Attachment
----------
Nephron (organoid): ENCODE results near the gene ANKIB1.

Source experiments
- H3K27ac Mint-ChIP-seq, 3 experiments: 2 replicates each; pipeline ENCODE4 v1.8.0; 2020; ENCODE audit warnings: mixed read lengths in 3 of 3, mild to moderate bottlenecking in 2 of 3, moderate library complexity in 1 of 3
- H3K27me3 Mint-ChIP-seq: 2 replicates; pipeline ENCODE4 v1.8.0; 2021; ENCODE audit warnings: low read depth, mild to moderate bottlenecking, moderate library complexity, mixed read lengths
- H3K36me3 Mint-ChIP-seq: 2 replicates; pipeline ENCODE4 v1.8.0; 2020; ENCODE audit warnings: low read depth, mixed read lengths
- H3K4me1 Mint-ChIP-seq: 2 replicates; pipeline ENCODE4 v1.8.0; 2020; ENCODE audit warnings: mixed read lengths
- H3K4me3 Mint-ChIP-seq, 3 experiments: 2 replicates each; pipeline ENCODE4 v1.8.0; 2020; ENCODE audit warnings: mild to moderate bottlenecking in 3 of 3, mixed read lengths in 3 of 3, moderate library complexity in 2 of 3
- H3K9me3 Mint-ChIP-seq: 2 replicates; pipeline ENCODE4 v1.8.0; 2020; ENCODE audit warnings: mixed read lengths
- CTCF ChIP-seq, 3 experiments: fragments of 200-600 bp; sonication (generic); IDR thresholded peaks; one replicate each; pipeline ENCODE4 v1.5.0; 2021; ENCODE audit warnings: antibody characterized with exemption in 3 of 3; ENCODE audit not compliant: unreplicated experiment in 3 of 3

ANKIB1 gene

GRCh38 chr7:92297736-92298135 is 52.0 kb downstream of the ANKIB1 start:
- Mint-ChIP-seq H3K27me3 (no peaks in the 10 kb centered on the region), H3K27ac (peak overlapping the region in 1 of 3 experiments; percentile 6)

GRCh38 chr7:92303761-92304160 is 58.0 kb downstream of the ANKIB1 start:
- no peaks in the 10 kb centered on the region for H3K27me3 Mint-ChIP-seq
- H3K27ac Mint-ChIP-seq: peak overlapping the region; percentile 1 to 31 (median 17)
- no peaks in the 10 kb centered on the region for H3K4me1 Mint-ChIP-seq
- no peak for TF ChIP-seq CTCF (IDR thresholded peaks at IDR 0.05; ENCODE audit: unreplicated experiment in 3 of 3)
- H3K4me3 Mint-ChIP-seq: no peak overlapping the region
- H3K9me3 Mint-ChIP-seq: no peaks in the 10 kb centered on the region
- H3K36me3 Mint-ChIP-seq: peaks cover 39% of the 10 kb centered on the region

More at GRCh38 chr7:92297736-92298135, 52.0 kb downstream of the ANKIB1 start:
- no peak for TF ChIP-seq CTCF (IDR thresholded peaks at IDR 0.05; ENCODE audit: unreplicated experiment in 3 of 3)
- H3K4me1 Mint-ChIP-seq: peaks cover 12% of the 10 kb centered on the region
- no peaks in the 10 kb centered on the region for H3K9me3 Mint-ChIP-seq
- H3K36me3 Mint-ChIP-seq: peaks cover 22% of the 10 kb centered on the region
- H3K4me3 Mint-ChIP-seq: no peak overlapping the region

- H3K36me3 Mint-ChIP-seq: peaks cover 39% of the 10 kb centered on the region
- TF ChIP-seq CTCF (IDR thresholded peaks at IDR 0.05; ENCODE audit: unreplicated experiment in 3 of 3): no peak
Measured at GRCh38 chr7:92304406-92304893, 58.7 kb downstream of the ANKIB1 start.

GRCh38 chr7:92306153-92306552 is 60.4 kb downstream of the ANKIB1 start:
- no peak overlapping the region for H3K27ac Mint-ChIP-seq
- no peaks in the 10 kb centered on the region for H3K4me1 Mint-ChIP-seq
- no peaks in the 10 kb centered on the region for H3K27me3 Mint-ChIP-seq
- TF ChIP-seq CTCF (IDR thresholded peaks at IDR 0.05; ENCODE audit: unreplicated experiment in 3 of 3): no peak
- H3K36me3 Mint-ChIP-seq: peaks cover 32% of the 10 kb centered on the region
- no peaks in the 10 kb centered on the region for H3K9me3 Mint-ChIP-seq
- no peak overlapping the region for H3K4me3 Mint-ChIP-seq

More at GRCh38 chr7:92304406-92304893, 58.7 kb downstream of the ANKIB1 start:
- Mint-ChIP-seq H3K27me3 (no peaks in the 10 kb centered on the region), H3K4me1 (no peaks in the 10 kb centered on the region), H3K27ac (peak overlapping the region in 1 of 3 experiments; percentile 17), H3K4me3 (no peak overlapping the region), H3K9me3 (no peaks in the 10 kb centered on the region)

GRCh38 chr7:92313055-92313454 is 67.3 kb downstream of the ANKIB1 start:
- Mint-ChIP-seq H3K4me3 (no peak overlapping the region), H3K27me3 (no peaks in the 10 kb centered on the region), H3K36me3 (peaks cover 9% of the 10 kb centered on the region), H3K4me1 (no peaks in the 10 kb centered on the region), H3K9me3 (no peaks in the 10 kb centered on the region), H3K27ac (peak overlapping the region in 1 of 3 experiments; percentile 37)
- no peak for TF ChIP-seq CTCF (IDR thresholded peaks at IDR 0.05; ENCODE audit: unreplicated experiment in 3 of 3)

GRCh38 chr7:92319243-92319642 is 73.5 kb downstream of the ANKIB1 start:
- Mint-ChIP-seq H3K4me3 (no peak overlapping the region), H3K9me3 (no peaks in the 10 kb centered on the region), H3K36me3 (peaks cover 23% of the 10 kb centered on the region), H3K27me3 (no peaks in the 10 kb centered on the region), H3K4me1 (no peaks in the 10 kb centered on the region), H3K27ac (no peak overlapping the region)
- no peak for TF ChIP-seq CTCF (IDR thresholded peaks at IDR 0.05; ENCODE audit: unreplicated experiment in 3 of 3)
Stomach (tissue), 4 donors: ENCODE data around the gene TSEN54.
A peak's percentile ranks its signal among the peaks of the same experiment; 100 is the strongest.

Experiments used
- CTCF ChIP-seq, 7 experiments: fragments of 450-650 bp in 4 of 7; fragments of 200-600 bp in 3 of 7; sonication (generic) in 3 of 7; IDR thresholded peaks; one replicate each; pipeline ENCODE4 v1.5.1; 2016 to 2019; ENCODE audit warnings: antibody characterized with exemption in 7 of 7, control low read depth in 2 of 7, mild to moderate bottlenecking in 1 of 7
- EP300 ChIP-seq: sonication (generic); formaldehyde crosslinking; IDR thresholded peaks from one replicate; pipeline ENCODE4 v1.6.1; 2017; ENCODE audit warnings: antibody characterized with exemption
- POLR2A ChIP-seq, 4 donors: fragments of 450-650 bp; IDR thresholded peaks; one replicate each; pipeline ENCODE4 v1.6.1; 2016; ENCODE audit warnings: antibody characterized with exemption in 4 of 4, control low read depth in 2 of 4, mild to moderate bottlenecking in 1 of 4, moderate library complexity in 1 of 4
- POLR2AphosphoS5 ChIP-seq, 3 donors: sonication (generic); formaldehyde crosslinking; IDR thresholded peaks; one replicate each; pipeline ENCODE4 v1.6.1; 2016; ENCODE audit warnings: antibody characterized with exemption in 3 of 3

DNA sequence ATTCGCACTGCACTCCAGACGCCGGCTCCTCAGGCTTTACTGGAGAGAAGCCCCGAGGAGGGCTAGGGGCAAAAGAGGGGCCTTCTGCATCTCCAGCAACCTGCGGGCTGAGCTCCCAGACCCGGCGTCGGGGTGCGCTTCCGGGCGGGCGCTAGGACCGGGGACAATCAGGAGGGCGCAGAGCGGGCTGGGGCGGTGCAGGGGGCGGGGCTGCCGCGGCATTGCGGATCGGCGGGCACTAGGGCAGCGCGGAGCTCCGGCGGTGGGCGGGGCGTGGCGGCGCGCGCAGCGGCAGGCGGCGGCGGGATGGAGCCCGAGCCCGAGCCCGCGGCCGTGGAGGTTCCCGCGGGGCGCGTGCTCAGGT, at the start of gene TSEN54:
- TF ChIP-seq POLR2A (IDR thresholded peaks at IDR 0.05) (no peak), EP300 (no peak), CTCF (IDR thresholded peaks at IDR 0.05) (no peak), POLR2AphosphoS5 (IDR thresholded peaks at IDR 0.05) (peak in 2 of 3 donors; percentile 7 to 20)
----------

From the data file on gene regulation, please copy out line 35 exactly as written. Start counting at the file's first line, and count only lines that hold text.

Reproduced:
- H3K36me3 Mint-ChIP-seq: peaks cover 32% of the 10 kb centered on the region